the hardest thing about learning japanese is the grammer. the words are easy enough. it sounds close to spanish to me anyways.
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27 / M / New York
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Posted 10/5/16
It's a toss up between grammar and kanji for me. Grammar isn't that bad once you've studied and get used to hearing and using it in a conversation but it certainly is deeper than it seems at first. Kanji is just..well, fucking kanji. It's the reason why people take years to be able to read a newspaper or a novel in Japanese.
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22 / M / Birmingham, UK
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Posted 10/6/16
I can recognize basic sentences but I can't speak em very well, to truly understand Japanese I'd still need to learn properly to understand why that sentence works the way it does, one thing I know is a sentence can be quite similar but just a few small changes can change the meaning entirely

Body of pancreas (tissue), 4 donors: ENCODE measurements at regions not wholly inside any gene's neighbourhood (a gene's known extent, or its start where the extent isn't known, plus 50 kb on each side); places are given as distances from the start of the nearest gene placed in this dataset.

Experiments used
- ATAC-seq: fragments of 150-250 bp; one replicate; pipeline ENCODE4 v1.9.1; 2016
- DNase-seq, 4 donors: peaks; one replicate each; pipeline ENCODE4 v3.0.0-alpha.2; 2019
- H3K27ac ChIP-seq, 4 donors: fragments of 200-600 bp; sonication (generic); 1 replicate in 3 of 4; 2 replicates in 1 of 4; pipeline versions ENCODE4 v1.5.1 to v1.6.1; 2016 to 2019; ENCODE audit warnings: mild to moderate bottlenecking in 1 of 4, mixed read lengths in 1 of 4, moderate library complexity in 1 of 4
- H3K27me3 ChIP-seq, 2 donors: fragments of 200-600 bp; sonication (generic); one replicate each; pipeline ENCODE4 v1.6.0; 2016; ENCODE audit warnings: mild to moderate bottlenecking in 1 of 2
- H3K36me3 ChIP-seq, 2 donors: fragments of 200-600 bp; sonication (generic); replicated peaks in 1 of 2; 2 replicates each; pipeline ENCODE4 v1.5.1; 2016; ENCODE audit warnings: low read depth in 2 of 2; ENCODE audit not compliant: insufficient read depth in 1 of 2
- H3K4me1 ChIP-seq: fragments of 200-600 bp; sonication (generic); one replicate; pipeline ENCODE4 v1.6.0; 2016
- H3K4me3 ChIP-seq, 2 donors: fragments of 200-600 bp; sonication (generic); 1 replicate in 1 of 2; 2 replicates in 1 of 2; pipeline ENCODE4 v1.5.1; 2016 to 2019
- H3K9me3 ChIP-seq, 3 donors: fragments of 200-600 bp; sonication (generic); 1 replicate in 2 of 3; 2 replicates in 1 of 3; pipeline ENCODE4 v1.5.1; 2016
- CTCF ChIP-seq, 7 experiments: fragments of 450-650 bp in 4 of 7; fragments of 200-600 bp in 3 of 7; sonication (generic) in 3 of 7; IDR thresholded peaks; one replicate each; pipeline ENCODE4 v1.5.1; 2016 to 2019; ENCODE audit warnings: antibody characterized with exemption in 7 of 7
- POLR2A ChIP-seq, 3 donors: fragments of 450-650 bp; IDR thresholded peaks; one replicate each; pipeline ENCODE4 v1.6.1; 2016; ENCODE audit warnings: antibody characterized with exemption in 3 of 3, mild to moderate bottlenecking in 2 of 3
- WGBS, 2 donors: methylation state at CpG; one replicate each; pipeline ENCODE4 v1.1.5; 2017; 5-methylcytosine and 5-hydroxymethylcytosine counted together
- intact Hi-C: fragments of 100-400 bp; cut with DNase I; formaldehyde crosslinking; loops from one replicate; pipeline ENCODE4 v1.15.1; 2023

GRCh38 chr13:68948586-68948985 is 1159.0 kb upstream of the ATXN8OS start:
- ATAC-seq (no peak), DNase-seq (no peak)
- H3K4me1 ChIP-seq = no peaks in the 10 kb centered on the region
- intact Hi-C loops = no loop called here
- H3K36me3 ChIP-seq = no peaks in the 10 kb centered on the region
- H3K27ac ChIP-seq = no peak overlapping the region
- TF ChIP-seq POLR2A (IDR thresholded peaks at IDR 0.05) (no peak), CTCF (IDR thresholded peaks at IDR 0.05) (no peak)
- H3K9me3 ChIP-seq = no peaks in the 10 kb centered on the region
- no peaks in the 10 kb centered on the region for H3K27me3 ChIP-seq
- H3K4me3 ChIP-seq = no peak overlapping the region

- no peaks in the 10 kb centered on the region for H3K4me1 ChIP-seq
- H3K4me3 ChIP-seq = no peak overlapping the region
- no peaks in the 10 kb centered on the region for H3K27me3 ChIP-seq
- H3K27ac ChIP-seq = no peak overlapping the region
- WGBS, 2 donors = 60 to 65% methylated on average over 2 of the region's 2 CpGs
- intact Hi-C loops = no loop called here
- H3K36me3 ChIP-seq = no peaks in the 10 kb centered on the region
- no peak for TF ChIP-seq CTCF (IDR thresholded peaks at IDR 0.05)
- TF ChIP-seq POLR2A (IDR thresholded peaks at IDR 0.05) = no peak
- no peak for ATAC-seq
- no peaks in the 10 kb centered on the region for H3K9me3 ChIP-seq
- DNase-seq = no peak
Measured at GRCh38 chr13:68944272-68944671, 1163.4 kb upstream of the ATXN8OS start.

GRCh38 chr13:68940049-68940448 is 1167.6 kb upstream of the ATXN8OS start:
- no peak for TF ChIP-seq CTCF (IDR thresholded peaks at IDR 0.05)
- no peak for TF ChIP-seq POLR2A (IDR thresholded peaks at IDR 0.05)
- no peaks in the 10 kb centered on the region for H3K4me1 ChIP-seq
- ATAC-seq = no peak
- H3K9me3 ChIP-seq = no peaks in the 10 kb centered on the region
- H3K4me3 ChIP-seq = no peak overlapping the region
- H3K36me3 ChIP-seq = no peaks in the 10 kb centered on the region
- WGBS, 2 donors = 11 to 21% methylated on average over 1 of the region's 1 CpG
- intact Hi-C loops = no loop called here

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Posted 10/6/16
I can't say I learned much grammar-wise from anime, but I learned a lot of vocabulary. I studied Japanese in university and watching anime gave me the basics of pronunciation and some simple vocab, but I had to formally learn grammar in order to actually be able to understand and speak Japanese.

When I was a bit further in the learning experience I found anime was particularly helpful with vocabulary, but the vital part is being able to distinguish normal Japanese from stuff that is primarily in fiction only. If you're the type of person who watches tons of slice of life anime you probably have the advantage of relatively normal Japanese. All the rest of us watching stuff like fantasy, historical, sci-fi and military types of shows? Not a whole lot of normal Japanese in those...

I think I learned the most normal Japanese from j-drama rather than anime though. XD
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Posted 10/6/16 , edited 10/6/16
It's easy to know what they're saying if you have subtitles all the time. But to become actually proficient in a second language will always involve years of practice (actually producing it and then being corrected) and memorizing thousands of words. (And kanji, for Japanese.)
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27 / M / New York
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Posted 10/6/16